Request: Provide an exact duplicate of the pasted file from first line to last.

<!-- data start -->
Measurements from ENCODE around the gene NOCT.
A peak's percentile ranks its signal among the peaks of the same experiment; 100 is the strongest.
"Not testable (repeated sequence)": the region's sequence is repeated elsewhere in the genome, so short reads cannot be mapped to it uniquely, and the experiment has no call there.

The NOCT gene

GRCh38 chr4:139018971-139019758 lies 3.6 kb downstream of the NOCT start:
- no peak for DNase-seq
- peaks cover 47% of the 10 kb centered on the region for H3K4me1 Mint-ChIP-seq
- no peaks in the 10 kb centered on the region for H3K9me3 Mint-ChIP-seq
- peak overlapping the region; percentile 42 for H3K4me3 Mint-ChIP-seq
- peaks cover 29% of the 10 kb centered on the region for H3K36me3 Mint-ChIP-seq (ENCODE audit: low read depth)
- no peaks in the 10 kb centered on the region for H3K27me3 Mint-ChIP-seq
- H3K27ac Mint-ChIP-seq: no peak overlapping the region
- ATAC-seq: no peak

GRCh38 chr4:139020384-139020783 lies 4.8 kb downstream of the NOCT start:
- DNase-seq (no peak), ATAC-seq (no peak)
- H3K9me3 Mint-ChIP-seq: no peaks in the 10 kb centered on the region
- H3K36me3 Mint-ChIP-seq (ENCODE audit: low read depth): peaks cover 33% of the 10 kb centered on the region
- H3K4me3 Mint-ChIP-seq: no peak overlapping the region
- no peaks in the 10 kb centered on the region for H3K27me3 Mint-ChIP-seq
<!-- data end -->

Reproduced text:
Measurements from ENCODE around the gene NOCT.
A peak's percentile ranks its signal among the peaks of the same experiment; 100 is the strongest.
"Not testable (repeated sequence)": the region's sequence is repeated elsewhere in the genome, so short reads cannot be mapped to it uniquely, and the experiment has no call there.

The NOCT gene

GRCh38 chr4:139018971-139019758 lies 3.6 kb downstream of the NOCT start:
- no peak for DNase-seq
- peaks cover 47% of the 10 kb centered on the region for H3K4me1 Mint-ChIP-seq
- no peaks in the 10 kb centered on the region for H3K9me3 Mint-ChIP-seq
- peak overlapping the region; percentile 42 for H3K4me3 Mint-ChIP-seq
- peaks cover 29% of the 10 kb centered on the region for H3K36me3 Mint-ChIP-seq (ENCODE audit: low read depth)
- no peaks in the 10 kb centered on the region for H3K27me3 Mint-ChIP-seq
- H3K27ac Mint-ChIP-seq: no peak overlapping the region
- ATAC-seq: no peak

GRCh38 chr4:139020384-139020783 lies 4.8 kb downstream of the NOCT start:
- DNase-seq (no peak), ATAC-seq (no peak)
- H3K9me3 Mint-ChIP-seq: no peaks in the 10 kb centered on the region
- H3K36me3 Mint-ChIP-seq (ENCODE audit: low read depth): peaks cover 33% of the 10 kb centered on the region
- H3K4me3 Mint-ChIP-seq: no peak overlapping the region
- no peaks in the 10 kb centered on the region for H3K27me3 Mint-ChIP-seq